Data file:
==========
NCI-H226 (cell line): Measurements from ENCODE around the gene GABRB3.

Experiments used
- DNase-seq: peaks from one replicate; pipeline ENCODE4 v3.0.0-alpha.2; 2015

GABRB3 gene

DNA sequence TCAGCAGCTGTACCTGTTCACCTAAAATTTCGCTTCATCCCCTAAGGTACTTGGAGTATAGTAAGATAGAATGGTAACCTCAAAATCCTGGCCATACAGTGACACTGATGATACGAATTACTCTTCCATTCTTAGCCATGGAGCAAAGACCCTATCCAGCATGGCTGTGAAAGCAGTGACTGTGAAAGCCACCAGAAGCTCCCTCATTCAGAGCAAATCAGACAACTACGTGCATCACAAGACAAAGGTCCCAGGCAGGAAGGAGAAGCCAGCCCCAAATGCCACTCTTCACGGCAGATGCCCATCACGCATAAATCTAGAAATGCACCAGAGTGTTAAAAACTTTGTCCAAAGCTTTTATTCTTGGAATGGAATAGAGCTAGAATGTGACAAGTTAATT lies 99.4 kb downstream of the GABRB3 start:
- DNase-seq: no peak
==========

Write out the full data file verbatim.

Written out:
NCI-H226 (cell line): Measurements from ENCODE around the gene GABRB3.

Experiments used
- DNase-seq: peaks from one replicate; pipeline ENCODE4 v3.0.0-alpha.2; 2015

GABRB3 gene

DNA sequence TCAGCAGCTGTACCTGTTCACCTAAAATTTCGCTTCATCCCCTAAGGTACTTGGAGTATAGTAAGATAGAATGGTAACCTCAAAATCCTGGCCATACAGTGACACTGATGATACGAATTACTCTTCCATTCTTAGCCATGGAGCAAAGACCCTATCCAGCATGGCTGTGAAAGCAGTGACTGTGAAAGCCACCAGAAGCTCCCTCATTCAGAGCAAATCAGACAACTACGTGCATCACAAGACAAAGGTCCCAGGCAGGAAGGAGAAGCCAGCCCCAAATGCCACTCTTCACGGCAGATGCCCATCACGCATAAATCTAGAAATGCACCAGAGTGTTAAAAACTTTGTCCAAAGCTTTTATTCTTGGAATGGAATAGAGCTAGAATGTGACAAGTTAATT lies 99.4 kb downstream of the GABRB3 start:
- DNase-seq: no peak